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Animal Fact File: Robin

Name: Robin

Scientific Name: Erithacus rubecula

Description: Often considered to be Britain’s favourite bird, the instantly recognisable European robin, robin redbreast or simply robin, is a familiar sight throughout the year, particularly in winter. There are estimated to be 6,700,000 breeding robin territories in the UK.

A robin sitting on a tree in winter

Species: Robins are insectivorous passerine birds, specifically a chat. Passerine birds make up more than half of all bird species, and can be identified by the arrangement of their toes – three pointing forward and one back to help them perch.

Colouring: Male and female adult robins have similar plumage with an orange to red breast and face, cream, buff colour underside and light brown back and wings. Their beaks are short and thin. Juvenile robins are spotted brown and white all over, with patches of orange gradually appearing.

Length: 14cm

Weight: 14-21g

Wingspan: 20-22cm

Habitat: Robins can be found in Western Europe, from Poland to Spain all year round. They also summer in Scandinavia (excluding Norway), the Baltics and Eastern Europe including Russia and will winter in North Africa. Their habitat is mainly spruce woods, gardens and parks.

Diet: Robins are insectivorous, eating insects and invertebrates, worms, seeds and fruit.

Breeding: Robins lay clutches of five or six eggs in the breeding season, beginning in March. Baby robins will be able to leave the nest t around 13 days old, and after two to three months grow their adult feathers. Most pairs of robins try to raise three broods a year, some manage five.

Lifespan: One to two years.

Other Facts:

  • Robins have been associated with Christmas since the Victorian era; Victorian postmen were known as robin redbreasts because of their red waistcoats are thought to be the inspiration.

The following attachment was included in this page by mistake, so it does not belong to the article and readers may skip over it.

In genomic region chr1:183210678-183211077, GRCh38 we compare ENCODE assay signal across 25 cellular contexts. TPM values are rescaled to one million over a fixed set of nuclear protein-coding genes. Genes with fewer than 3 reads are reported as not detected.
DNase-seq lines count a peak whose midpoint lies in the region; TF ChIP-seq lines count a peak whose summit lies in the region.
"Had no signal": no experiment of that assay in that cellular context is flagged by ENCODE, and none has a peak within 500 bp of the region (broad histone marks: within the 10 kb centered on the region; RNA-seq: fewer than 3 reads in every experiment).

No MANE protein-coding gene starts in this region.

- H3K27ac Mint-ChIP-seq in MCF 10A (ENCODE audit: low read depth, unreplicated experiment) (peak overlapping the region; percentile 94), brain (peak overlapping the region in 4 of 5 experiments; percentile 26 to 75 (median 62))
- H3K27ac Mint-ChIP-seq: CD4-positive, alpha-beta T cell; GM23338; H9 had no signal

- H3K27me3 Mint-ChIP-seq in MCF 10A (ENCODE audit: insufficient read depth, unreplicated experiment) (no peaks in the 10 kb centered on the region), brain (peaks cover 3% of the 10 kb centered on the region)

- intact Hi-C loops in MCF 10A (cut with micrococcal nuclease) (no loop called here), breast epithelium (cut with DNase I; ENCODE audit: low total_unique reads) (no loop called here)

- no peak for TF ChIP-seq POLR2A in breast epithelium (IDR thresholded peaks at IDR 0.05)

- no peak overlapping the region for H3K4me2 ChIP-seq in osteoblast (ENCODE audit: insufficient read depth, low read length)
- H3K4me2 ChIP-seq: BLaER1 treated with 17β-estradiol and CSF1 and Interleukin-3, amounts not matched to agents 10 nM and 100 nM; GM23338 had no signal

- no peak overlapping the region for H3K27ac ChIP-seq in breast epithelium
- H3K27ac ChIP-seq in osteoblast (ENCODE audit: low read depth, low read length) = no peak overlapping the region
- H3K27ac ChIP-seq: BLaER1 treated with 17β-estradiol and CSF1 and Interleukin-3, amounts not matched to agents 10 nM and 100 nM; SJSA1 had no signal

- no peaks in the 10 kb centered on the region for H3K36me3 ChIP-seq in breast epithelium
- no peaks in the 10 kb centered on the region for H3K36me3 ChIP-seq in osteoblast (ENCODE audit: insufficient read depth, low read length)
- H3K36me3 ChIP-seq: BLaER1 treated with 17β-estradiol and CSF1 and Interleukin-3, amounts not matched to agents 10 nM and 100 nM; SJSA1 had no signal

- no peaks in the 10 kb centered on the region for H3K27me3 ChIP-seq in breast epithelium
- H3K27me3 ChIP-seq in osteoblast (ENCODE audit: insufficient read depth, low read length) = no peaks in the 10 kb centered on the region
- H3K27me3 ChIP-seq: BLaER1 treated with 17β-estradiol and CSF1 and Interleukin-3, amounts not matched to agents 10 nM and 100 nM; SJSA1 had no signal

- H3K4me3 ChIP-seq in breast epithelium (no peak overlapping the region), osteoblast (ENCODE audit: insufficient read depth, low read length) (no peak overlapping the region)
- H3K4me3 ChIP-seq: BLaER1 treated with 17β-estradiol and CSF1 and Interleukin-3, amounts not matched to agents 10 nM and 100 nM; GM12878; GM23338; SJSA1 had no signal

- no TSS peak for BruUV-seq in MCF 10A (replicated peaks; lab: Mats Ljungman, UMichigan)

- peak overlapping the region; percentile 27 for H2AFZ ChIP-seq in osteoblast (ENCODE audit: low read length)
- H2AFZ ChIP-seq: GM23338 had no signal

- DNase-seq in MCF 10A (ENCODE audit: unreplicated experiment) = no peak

• Robins are typically the bird you are to hear singing most often, singing at dawn and at dusk.
  • The vocalisations of a robin are a fluting, warbling song.
  • The robin was adopted as the unofficial bird of the UK following a vote by The Times in the 1960s, and again in 2015 by a poll from birdwatcher David Lindo.
  • Robins are very territorial, the males particularly are aggressive, and will attack other males and competitors that stray into their area.
  • They are so aggressive, there have been instances robins will attack themselves, seeing their reflection in a window, glass or water.
  • Every robin has a unique breast pattern, so can be recognised individually, with some difficulty.
  • There have been attempts to introduce the European robin to Australia and New Zealand, but all have failed.
  • If you want to bring robins into your garden with a bird box, go for open fronted boxes, as they do not like round entrance holes.
  • Robins are happy around humans, sometimes even coming to feed out of a person’s hand.

Why not get yourself a homeware item featuring a robin, or add some new items to your shooting wardrobe such as a tweed shooting jacket or cap? You can also check out some of our other blogs on Britain’s wildlife.